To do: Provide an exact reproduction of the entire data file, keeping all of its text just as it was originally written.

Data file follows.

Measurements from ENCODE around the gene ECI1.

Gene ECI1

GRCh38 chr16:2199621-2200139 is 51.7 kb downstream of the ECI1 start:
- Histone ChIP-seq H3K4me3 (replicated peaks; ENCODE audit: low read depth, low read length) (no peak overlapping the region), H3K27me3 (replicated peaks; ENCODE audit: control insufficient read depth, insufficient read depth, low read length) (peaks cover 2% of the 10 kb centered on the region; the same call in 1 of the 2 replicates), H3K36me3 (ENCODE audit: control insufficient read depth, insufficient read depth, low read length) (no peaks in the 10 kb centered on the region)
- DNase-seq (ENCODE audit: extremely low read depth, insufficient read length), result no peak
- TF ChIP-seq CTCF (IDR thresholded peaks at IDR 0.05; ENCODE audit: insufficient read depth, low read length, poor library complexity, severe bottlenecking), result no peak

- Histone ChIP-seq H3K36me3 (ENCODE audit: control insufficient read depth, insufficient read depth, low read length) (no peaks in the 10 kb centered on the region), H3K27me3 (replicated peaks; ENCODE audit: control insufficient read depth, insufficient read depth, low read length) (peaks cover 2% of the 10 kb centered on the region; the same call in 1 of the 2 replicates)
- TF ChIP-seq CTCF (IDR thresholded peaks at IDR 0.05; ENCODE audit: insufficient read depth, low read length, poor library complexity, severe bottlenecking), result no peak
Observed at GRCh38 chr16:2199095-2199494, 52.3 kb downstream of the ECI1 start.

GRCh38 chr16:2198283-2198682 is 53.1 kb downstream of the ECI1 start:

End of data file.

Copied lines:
Measurements from ENCODE around the gene ECI1.

Gene ECI1

GRCh38 chr16:2199621-2200139 is 51.7 kb downstream of the ECI1 start:
- Histone ChIP-seq H3K4me3 (replicated peaks; ENCODE audit: low read depth, low read length) (no peak overlapping the region), H3K27me3 (replicated peaks; ENCODE audit: control insufficient read depth, insufficient read depth, low read length) (peaks cover 2% of the 10 kb centered on the region; the same call in 1 of the 2 replicates), H3K36me3 (ENCODE audit: control insufficient read depth, insufficient read depth, low read length) (no peaks in the 10 kb centered on the region)
- DNase-seq (ENCODE audit: extremely low read depth, insufficient read length), result no peak
- TF ChIP-seq CTCF (IDR thresholded peaks at IDR 0.05; ENCODE audit: insufficient read depth, low read length, poor library complexity, severe bottlenecking), result no peak

- Histone ChIP-seq H3K36me3 (ENCODE audit: control insufficient read depth, insufficient read depth, low read length) (no peaks in the 10 kb centered on the region), H3K27me3 (replicated peaks; ENCODE audit: control insufficient read depth, insufficient read depth, low read length) (peaks cover 2% of the 10 kb centered on the region; the same call in 1 of the 2 replicates)
- TF ChIP-seq CTCF (IDR thresholded peaks at IDR 0.05; ENCODE audit: insufficient read depth, low read length, poor library complexity, severe bottlenecking), result no peak
Observed at GRCh38 chr16:2199095-2199494, 52.3 kb downstream of the ECI1 start.

GRCh38 chr16:2198283-2198682 is 53.1 kb downstream of the ECI1 start: